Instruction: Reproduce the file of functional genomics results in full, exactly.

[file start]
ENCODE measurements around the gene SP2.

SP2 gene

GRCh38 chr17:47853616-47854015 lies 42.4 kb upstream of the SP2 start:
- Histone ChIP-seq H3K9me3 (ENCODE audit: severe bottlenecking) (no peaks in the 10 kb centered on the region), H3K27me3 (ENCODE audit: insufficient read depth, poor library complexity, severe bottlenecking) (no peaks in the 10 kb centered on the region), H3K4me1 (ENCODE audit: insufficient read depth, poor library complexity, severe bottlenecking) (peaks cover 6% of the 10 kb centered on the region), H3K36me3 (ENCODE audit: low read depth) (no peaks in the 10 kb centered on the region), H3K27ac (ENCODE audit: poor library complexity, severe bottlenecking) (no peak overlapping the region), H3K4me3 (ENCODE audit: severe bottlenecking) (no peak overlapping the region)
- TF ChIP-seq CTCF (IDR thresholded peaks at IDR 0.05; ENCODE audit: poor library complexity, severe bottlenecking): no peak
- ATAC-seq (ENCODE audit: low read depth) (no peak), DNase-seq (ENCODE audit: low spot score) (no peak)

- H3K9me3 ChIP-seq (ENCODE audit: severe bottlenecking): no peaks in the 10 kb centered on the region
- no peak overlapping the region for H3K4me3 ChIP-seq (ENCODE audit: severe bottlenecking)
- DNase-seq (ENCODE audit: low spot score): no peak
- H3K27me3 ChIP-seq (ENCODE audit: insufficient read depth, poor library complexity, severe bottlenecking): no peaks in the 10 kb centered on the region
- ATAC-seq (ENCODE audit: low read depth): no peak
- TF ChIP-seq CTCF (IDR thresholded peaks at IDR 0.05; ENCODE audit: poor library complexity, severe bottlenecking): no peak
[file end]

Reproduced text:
ENCODE measurements around the gene SP2.

SP2 gene

GRCh38 chr17:47853616-47854015 lies 42.4 kb upstream of the SP2 start:
- Histone ChIP-seq H3K9me3 (ENCODE audit: severe bottlenecking) (no peaks in the 10 kb centered on the region), H3K27me3 (ENCODE audit: insufficient read depth, poor library complexity, severe bottlenecking) (no peaks in the 10 kb centered on the region), H3K4me1 (ENCODE audit: insufficient read depth, poor library complexity, severe bottlenecking) (peaks cover 6% of the 10 kb centered on the region), H3K36me3 (ENCODE audit: low read depth) (no peaks in the 10 kb centered on the region), H3K27ac (ENCODE audit: poor library complexity, severe bottlenecking) (no peak overlapping the region), H3K4me3 (ENCODE audit: severe bottlenecking) (no peak overlapping the region)
- TF ChIP-seq CTCF (IDR thresholded peaks at IDR 0.05; ENCODE audit: poor library complexity, severe bottlenecking): no peak
- ATAC-seq (ENCODE audit: low read depth) (no peak), DNase-seq (ENCODE audit: low spot score) (no peak)

- H3K9me3 ChIP-seq (ENCODE audit: severe bottlenecking): no peaks in the 10 kb centered on the region
- no peak overlapping the region for H3K4me3 ChIP-seq (ENCODE audit: severe bottlenecking)
- DNase-seq (ENCODE audit: low spot score): no peak
- H3K27me3 ChIP-seq (ENCODE audit: insufficient read depth, poor library complexity, severe bottlenecking): no peaks in the 10 kb centered on the region
- ATAC-seq (ENCODE audit: low read depth): no peak
- TF ChIP-seq CTCF (IDR thresholded peaks at IDR 0.05; ENCODE audit: poor library complexity, severe bottlenecking): no peak